The first people in White Pine County were the Shoshone Indians. In 1860, the Pony Express Telegraph and the Overland Stage brought explorers and prospectors into the county. Between 1860 – 1900, gold silver and lead discoveries were quickly followed by dozens of boomtowns, each with their brief time in the sun.
The rush to White Pine County in 1867 was the biggest and brightest of them all. By 1869, 30,000 souls had made the trek to the slopes of Mt. Hamilton, and the county was officially formed. However, the ore played out just as quickly. By 1875, mining had all but ceased.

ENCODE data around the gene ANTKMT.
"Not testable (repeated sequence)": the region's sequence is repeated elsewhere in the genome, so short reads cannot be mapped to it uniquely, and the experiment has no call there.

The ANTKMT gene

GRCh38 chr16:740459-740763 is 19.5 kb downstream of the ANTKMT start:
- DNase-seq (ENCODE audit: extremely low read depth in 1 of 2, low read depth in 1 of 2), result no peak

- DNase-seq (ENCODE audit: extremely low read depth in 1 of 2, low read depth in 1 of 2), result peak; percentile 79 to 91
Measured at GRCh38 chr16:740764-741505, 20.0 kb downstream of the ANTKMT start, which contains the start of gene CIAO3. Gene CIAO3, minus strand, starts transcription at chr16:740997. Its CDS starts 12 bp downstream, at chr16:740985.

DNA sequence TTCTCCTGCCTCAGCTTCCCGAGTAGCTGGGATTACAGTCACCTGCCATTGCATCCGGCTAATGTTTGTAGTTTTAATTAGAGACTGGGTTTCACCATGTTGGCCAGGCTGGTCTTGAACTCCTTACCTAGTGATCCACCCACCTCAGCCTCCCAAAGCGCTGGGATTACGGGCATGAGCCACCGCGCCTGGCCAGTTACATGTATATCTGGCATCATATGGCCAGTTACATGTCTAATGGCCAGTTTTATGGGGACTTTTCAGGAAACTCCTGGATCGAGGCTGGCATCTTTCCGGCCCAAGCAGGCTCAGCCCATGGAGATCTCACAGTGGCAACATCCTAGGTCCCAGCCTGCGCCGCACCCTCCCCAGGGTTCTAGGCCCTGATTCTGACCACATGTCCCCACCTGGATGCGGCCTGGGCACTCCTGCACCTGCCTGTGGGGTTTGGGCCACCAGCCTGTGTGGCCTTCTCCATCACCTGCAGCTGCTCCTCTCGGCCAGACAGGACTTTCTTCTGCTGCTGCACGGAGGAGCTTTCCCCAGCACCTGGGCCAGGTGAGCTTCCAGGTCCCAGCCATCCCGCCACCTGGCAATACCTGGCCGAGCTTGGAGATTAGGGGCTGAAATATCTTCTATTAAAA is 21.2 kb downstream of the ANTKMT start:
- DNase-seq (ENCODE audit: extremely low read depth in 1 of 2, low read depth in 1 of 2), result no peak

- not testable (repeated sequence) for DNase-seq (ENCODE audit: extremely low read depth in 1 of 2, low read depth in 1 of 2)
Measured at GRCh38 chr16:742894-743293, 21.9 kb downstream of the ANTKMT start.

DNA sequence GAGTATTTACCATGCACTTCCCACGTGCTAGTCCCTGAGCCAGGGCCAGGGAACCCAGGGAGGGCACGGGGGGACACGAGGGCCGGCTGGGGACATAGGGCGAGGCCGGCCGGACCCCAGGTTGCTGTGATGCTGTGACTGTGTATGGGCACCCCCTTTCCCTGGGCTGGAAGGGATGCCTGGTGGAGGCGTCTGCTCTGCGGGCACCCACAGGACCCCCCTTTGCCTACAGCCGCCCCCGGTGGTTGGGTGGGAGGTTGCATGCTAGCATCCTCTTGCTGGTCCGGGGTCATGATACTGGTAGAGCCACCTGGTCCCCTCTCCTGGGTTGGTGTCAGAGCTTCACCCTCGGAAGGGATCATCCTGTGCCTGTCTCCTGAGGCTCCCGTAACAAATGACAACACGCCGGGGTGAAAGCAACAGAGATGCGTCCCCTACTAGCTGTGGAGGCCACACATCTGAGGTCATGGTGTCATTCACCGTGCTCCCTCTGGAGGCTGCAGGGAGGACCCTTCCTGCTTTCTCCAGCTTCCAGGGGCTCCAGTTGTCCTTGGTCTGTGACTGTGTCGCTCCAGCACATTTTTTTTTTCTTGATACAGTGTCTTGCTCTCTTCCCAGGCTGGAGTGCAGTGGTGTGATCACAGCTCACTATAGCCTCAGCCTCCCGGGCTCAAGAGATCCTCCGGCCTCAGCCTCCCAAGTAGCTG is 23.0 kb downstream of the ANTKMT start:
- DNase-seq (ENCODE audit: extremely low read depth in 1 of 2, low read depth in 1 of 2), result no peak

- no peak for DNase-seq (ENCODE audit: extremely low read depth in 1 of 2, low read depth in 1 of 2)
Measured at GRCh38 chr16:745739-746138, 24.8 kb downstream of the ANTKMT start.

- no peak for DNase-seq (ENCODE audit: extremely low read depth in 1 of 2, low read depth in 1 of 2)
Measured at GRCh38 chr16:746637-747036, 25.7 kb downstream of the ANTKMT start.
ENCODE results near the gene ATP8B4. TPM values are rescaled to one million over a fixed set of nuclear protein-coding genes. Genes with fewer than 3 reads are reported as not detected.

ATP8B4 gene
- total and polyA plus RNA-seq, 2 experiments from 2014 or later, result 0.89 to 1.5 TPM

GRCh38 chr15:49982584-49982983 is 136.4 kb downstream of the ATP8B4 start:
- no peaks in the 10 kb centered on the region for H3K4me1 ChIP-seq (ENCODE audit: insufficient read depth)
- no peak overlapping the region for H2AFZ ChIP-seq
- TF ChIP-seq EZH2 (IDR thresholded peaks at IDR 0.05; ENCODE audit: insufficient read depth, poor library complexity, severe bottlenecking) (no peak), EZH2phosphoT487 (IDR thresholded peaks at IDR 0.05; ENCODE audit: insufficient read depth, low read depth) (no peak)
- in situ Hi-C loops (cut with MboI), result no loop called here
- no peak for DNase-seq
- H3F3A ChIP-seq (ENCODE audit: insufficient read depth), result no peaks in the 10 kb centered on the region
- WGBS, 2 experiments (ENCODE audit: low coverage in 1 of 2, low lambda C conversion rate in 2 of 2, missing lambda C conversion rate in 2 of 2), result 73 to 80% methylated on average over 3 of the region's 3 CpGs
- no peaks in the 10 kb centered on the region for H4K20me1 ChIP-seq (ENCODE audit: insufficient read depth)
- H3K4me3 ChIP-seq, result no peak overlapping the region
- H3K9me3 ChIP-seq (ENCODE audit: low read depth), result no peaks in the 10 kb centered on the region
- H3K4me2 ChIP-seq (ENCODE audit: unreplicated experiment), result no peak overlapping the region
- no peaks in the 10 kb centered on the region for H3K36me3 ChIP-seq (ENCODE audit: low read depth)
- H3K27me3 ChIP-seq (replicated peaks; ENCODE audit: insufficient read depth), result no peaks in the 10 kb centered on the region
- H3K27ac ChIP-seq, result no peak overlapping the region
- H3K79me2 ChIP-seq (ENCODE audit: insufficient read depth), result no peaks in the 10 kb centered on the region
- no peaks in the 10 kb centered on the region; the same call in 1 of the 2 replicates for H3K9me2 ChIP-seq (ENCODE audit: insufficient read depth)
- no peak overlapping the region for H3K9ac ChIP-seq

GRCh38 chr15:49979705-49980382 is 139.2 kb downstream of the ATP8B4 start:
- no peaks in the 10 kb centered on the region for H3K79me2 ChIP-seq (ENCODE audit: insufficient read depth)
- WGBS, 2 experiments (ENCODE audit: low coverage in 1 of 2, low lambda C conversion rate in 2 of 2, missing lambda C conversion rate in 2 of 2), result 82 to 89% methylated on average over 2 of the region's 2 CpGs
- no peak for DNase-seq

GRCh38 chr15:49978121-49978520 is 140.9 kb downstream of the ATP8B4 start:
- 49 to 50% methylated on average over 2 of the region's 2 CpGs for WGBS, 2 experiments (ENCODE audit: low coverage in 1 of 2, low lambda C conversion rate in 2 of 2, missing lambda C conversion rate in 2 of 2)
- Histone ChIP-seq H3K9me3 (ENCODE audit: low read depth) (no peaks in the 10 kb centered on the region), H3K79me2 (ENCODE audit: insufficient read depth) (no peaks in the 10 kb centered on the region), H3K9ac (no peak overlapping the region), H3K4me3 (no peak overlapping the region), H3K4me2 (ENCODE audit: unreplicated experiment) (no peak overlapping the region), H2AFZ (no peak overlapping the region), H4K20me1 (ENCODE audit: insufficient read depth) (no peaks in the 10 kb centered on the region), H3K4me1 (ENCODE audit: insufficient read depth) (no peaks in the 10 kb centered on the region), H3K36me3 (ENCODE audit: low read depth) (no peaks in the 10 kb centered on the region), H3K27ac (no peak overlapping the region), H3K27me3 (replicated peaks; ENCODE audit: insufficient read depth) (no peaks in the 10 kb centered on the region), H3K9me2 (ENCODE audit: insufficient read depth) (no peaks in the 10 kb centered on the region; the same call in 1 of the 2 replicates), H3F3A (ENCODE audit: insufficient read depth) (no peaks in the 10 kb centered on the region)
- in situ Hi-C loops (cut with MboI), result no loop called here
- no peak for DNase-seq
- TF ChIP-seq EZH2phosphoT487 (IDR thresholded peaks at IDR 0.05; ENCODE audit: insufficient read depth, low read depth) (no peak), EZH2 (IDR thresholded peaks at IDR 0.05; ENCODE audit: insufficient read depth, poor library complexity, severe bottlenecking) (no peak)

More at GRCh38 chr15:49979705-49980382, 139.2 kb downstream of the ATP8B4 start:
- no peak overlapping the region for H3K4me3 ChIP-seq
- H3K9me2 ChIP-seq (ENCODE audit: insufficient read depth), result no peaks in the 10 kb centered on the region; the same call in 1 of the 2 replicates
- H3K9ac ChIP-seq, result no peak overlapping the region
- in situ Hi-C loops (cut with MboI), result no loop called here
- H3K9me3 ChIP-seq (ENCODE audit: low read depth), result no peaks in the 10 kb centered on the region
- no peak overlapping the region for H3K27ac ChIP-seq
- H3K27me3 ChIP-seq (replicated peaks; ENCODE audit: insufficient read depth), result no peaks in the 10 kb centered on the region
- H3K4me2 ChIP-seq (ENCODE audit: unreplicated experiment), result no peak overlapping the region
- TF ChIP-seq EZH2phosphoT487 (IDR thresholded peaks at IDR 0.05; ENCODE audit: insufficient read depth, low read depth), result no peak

In 1887, the State Legislature designated Ely as the new County Seat after a disastrous fire destroyed much of Hamilton. Ely had been a quiet state stop and post office before then but the new growth developments spurred growth along the banks of Murry Creek. A Wells Fargo office, newspaper, some saloons and a few modest homes and other businesses soon joined the new County Seat.
The year of 1906 marked the arrival of the Nevada Northern Railway. This made possible the development of the copper industry and was instrumental in the economic growth of Ely, McGill, Ruth, and the many other towns of the copper period.
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